We’ll be collaborating with her on something special for our Decorex stand (K40) in September, so do drop by and have a look!

August 20, 2014 - 11:37 am

dailyd - Oh we definitely will do! Sounds intriguing.

Little Luxuries: Anatomy of Digestion china

At first glance, this china looks like another beautiful, but abstract, geometric design, the kind that has seen a recent resurgence in popularity in the last few years. If you didn’t know any better, you might say you thought it was a new design by Hermes, or maybe Bernardaud. But you’d be wrong…


In fact, this unique range of fine china, called Anatomy of Digestion, takes its influence from a rather unusual – if not unrelated – source. The designs illustrate the anatomy and histology of the digestive system in striking monochrome. Hand-gilded detailing finishes off the sophisticated pattern.


It might not be immediately obvious exactly what you’re looking at, but look closer and you can clearly see the ‘teeth’ in this delicate cup and saucer, above. Starting from the very top of the digestive system, the designs work their way down as it were, to the stomach, intestine and liver.


Made from bone china, every piece in the collection is lovingly made by hand and hand-gilded in Stoke on Trent. There are four different human tissue designs available, all designed to mix and match. So you can choose from Teeth, Mucosa, Arteries and Lobules. The range is available from mid-September.

The designer behind the collection at Anatomy Boutique is anatomist and medical illustrator Emily Evans. After 10 years as a freelance Medical Illustrator and teacher of anatomy to medical students at Cambridge University, Emily hopes her collection will highlight the beauty of anatomy to those outside of the academic field.

We love them! But perhaps it’d be best not to tell guests what the patterns represent until after they’ve finished eating and drinking…

Decorum Loves: Tom Faulkner

Of course, we’re a bit biased with this post, because Tom Faulkner is one of our newest clients. Having long admired the brand (we’ve actually already featured the Tiffany chair as one of our Little Luxuries), we’re very excited to be working with this incredibly talented team in the coming months, and it’s been a real pleasure to learn more about this unique design firm.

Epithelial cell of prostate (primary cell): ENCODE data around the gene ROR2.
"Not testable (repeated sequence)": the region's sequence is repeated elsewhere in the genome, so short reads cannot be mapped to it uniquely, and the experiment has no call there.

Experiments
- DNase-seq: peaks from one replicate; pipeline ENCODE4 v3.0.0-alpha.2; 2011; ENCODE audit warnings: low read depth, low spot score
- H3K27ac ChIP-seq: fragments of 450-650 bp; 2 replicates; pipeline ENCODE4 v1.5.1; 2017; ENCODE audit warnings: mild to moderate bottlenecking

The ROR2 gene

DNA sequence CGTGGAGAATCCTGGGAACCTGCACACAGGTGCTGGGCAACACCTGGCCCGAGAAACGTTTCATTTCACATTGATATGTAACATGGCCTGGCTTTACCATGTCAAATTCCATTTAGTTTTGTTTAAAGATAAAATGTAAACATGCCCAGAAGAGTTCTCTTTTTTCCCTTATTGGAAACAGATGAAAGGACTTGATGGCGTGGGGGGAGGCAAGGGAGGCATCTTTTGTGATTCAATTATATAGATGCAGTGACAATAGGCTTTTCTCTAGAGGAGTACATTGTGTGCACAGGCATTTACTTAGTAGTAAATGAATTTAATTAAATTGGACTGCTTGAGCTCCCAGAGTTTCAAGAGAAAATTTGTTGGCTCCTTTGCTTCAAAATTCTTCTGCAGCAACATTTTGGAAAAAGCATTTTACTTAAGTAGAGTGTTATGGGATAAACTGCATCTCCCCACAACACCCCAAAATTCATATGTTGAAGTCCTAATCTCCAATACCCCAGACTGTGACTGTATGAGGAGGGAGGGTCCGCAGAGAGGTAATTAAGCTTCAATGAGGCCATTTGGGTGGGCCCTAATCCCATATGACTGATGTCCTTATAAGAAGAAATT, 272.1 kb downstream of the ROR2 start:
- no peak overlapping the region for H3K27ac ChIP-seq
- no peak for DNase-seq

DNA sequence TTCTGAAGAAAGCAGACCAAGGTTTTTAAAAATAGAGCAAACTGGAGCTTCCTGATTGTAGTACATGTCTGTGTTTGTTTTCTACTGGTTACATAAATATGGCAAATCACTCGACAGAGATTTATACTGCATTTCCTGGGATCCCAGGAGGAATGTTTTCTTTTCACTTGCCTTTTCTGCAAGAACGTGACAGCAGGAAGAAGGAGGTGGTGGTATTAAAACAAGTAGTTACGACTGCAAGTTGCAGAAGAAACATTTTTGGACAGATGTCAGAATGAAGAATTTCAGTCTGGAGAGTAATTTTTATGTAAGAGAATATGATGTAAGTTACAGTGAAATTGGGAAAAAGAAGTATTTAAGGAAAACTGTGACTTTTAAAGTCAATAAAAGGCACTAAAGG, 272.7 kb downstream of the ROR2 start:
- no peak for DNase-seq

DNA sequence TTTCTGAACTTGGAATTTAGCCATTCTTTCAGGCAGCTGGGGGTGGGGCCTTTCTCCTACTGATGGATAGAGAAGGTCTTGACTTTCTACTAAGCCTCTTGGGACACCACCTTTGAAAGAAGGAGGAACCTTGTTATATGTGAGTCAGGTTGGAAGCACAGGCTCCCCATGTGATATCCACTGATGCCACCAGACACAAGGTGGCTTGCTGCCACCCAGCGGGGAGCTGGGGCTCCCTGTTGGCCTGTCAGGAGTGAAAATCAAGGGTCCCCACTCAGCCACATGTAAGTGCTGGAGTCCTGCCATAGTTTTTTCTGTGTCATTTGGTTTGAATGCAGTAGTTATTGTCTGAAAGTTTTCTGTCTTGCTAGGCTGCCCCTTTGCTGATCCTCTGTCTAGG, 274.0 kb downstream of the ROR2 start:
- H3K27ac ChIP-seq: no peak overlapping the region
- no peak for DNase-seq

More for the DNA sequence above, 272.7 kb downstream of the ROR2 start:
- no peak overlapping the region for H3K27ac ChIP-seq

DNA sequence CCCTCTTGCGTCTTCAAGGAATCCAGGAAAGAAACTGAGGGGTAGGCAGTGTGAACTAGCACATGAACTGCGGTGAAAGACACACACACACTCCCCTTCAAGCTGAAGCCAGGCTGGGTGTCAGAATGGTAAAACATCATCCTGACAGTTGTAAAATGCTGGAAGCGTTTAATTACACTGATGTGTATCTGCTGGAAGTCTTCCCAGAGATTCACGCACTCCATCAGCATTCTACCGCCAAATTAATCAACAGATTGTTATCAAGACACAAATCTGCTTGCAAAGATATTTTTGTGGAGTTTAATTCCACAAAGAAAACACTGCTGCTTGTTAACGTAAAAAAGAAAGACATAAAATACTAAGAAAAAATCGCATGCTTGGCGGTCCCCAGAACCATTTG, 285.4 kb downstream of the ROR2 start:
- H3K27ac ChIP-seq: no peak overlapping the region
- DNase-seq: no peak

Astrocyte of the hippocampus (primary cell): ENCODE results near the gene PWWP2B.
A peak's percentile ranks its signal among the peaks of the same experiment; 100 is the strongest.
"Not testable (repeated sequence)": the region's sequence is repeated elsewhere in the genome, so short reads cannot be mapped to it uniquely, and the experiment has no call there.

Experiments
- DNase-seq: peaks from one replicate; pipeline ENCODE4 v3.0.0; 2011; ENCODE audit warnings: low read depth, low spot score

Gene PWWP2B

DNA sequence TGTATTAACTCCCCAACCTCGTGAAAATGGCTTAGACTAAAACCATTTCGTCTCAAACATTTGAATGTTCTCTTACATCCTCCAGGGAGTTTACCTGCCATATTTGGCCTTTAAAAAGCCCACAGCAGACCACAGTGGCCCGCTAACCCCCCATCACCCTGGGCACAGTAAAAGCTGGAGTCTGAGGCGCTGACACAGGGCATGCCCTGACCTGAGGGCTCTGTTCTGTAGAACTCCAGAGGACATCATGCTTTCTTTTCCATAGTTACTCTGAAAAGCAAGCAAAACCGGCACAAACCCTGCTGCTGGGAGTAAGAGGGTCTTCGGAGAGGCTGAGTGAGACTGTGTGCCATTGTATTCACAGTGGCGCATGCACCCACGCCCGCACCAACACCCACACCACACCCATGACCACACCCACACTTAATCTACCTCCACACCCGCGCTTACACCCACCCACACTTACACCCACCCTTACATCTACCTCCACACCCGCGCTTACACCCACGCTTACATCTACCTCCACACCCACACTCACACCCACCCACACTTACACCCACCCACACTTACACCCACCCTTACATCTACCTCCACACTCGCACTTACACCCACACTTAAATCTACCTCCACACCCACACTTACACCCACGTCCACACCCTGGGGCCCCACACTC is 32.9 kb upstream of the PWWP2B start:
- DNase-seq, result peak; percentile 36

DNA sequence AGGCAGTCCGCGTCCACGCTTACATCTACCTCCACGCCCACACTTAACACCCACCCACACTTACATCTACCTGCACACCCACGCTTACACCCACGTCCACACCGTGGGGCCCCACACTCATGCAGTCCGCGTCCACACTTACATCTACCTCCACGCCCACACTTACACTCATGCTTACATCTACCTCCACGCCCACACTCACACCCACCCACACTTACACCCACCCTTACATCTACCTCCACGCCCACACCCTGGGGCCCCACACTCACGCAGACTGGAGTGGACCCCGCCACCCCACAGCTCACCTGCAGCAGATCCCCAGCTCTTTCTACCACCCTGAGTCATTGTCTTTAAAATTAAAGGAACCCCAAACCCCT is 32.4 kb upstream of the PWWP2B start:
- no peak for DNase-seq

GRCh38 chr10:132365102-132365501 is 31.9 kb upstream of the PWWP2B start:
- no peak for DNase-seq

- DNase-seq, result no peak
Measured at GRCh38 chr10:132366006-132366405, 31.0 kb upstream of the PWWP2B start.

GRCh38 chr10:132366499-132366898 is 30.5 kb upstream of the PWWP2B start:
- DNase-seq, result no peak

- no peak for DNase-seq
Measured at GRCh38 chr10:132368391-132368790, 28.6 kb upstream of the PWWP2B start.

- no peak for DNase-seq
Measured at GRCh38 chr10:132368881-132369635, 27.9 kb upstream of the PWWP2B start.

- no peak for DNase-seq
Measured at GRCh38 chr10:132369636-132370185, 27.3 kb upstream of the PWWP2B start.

Founded in 1995, the company specialises in handmade metal furniture, and is well known for its distinctive glass-topped dining tables. Tom Faulkner himself started the company when he began working with metal in the early nineties, setting up his first workshop in Wiltshire and realising the possibilities that working with metal offered – especially when it came to the finishes.


(Click on pictures to see more details of the products)


The best bit about Tom Faulkner’s designs, we believe, is that mix of contemporary and timeless – all the pieces feel modern yet completely classic and sophisticated. And the team don’t just make furniture – there are also lights, candlesticks, mirrors and clocks in the range. Pieces are all made to order and therefore customised to suit client’s requests, including choosing from a vast array of different metal finishes!






The company has grown over the past twenty years but retains its passion for creating quality products, which are meticulously made and finished by a team of skilled craftsmen. The workshop in Wiltshire has since been joined by a Chelsea showroom, but customers are still welcome to visit the workshop to see the process behind the creation of the pieces.

At this year’s Decorex International, Tom Faulkner will be exhibiting on two stands, one which will feature exciting new launches, and the other which will show the Madison, Sienna, and Lexington ranges, all of which are very versatile ‘straight line’ designs. And the wonderful Fromental will be decorating the stand with its stunning hand-painted silk wallpaper – we can’t wait to see the result and hope to see you there!